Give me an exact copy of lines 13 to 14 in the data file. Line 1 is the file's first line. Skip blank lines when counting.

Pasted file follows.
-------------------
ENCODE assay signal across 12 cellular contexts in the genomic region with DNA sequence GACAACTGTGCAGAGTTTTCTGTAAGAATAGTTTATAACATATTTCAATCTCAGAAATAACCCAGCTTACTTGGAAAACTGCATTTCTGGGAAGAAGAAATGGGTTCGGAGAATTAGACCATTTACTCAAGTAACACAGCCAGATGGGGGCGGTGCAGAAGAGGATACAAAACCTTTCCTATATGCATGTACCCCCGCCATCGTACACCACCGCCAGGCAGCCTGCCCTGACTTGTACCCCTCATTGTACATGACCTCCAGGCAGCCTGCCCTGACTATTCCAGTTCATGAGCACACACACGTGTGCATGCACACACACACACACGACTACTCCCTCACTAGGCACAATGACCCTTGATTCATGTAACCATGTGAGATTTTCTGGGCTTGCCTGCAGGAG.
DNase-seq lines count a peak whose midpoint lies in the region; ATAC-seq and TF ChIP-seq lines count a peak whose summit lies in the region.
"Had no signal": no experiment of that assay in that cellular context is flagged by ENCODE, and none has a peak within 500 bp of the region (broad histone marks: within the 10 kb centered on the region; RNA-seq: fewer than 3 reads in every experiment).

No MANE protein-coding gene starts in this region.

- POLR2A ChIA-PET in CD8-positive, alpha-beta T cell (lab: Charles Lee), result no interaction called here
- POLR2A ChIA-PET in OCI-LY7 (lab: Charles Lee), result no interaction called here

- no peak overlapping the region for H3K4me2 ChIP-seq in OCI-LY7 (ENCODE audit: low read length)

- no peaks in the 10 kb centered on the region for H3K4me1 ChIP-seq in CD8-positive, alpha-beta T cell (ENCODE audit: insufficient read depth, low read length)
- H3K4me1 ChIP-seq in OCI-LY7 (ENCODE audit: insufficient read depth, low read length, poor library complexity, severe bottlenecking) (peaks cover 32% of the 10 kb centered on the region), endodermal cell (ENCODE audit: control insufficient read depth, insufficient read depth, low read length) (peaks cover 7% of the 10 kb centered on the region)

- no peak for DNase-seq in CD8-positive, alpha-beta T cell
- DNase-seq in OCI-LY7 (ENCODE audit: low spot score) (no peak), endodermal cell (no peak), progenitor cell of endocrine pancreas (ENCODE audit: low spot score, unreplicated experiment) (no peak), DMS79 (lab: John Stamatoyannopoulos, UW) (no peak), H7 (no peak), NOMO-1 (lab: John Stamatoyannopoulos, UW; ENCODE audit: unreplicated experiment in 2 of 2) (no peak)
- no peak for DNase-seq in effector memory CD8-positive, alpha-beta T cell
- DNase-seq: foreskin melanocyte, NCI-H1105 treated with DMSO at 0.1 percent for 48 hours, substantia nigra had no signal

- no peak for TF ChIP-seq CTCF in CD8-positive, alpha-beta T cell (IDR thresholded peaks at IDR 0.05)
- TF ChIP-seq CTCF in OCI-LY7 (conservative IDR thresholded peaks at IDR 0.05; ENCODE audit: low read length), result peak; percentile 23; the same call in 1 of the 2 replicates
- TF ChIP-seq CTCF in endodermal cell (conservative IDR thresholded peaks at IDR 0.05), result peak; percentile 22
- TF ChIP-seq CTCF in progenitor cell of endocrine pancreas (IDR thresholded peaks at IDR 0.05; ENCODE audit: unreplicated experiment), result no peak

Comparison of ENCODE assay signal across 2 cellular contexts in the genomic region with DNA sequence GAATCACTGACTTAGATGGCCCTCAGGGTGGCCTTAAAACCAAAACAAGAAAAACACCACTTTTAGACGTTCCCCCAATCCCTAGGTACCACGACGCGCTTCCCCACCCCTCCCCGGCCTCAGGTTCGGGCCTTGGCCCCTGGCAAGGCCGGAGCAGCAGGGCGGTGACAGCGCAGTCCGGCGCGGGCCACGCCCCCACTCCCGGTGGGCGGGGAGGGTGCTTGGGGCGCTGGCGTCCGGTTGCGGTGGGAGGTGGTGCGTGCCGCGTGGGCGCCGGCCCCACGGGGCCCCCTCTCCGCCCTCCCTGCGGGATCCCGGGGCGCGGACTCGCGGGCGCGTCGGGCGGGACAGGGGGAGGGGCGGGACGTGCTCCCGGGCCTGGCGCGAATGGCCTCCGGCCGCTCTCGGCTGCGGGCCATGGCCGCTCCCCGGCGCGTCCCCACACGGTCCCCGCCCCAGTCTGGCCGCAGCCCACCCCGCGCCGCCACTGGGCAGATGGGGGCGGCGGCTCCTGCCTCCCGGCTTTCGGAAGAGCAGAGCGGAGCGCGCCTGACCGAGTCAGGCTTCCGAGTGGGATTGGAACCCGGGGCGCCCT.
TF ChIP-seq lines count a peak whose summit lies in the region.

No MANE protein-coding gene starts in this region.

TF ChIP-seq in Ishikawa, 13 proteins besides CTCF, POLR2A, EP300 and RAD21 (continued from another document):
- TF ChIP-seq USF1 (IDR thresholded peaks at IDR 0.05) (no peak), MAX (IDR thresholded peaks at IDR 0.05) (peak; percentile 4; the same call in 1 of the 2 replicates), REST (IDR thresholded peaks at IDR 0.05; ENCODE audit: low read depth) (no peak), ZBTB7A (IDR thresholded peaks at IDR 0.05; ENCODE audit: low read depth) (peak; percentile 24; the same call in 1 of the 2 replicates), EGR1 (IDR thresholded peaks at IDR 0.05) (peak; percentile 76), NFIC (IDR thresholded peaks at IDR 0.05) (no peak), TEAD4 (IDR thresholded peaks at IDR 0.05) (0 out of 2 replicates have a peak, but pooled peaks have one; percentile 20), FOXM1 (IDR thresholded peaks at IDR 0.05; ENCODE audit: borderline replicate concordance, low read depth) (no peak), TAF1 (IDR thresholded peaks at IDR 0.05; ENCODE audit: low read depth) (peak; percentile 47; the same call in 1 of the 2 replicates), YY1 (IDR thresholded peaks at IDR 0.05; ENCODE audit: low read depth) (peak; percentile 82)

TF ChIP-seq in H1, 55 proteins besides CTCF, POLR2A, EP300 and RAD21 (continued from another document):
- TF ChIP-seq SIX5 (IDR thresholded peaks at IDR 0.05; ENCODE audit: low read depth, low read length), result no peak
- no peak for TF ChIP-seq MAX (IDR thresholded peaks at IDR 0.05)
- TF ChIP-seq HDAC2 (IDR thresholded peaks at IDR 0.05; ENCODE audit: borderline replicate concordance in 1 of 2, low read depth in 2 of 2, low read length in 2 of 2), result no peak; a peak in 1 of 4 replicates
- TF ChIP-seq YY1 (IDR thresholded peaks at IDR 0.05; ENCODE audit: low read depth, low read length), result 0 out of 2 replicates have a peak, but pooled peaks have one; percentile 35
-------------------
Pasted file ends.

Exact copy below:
- DNase-seq: foreskin melanocyte, NCI-H1105 treated with DMSO at 0.1 percent for 48 hours, substantia nigra had no signal

- no peak for TF ChIP-seq CTCF in CD8-positive, alpha-beta T cell (IDR thresholded peaks at IDR 0.05)